How do you convince leaders to disconnect from the ingrained habits of our culture as a whole—always being on—which also often brings about a lack of sleep? I know that's one of the things that you write about. And how do leaders model that behavior for their team?

The way I get leaders to do that is by teaching them how their behavior is holding them back. You can actually be more productive by working less. You're more productive and healthier when you take breaks and have stress management techniques that allow you to unplug, disconnect from your work, and give yourself time to recharge. So it's really about helping people see how significant the positive benefits are and also how extreme the negatives are for your health when you don't give yourself proper breaks from work. That usually does the trick.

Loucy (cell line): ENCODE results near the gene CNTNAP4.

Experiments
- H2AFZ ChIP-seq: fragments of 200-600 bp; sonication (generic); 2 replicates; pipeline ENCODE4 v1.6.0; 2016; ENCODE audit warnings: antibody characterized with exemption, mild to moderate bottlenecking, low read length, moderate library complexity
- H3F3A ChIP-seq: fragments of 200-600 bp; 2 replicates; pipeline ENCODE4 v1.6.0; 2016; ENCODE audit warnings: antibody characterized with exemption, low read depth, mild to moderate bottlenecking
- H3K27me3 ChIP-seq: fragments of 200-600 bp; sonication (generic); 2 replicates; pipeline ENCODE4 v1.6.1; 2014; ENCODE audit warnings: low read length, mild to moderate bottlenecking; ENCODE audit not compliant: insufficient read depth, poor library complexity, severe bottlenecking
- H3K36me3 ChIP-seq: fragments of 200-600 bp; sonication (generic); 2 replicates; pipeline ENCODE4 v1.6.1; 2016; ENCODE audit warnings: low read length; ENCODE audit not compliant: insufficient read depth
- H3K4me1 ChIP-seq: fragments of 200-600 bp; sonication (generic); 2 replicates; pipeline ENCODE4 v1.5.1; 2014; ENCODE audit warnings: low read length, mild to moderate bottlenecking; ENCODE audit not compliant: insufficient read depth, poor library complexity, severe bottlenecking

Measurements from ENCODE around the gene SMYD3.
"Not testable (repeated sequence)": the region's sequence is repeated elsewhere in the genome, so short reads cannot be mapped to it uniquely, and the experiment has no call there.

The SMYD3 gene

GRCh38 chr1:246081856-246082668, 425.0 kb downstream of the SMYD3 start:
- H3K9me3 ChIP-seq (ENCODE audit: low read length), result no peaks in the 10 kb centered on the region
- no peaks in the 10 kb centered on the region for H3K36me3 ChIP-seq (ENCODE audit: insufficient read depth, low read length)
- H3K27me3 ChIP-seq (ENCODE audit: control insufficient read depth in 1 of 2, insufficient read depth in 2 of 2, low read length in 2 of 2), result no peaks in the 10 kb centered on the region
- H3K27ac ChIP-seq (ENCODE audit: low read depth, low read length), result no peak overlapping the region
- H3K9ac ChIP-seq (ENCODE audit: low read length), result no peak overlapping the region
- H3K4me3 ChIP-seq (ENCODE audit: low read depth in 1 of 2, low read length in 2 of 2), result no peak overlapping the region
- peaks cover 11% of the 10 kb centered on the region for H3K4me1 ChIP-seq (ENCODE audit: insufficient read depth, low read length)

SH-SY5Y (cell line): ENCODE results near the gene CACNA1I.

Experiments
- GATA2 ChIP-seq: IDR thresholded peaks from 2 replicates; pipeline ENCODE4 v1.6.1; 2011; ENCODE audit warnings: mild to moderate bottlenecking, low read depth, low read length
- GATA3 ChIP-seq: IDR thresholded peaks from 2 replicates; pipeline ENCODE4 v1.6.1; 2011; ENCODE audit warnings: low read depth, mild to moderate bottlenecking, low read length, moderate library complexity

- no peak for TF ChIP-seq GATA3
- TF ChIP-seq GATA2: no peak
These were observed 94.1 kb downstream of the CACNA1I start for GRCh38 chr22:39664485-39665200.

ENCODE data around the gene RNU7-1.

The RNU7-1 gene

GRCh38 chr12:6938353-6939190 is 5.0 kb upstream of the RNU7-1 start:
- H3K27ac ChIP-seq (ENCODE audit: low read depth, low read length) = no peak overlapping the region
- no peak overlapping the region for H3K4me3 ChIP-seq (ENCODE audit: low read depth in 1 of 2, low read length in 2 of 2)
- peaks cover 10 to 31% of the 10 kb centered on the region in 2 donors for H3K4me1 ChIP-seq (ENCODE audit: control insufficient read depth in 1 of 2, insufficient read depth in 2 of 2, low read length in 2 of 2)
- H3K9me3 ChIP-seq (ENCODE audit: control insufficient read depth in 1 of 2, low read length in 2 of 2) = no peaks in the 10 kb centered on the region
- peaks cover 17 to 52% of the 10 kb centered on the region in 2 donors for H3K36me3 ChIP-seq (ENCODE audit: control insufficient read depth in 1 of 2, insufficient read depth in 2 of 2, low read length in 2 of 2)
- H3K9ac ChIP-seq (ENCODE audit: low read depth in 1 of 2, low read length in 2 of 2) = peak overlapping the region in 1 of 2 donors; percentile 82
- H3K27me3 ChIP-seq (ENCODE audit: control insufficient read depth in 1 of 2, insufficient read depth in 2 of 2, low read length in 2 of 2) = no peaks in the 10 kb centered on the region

How can managers help to grow and develop emotional intelligence in their teams?


A big thing is to be tested. Emotional intelligence really comes down to the individual's needs. One person may need to work on one thing, and another person may need to work on something entirely different. So my suggestion to managers is to have people take an emotional intelligence test and get to know their score profile. For example, what are strengths that really help them when it comes to emotional intelligence, and what is it that is holding them back? Once you're tested, it tends to make the path forward much easier.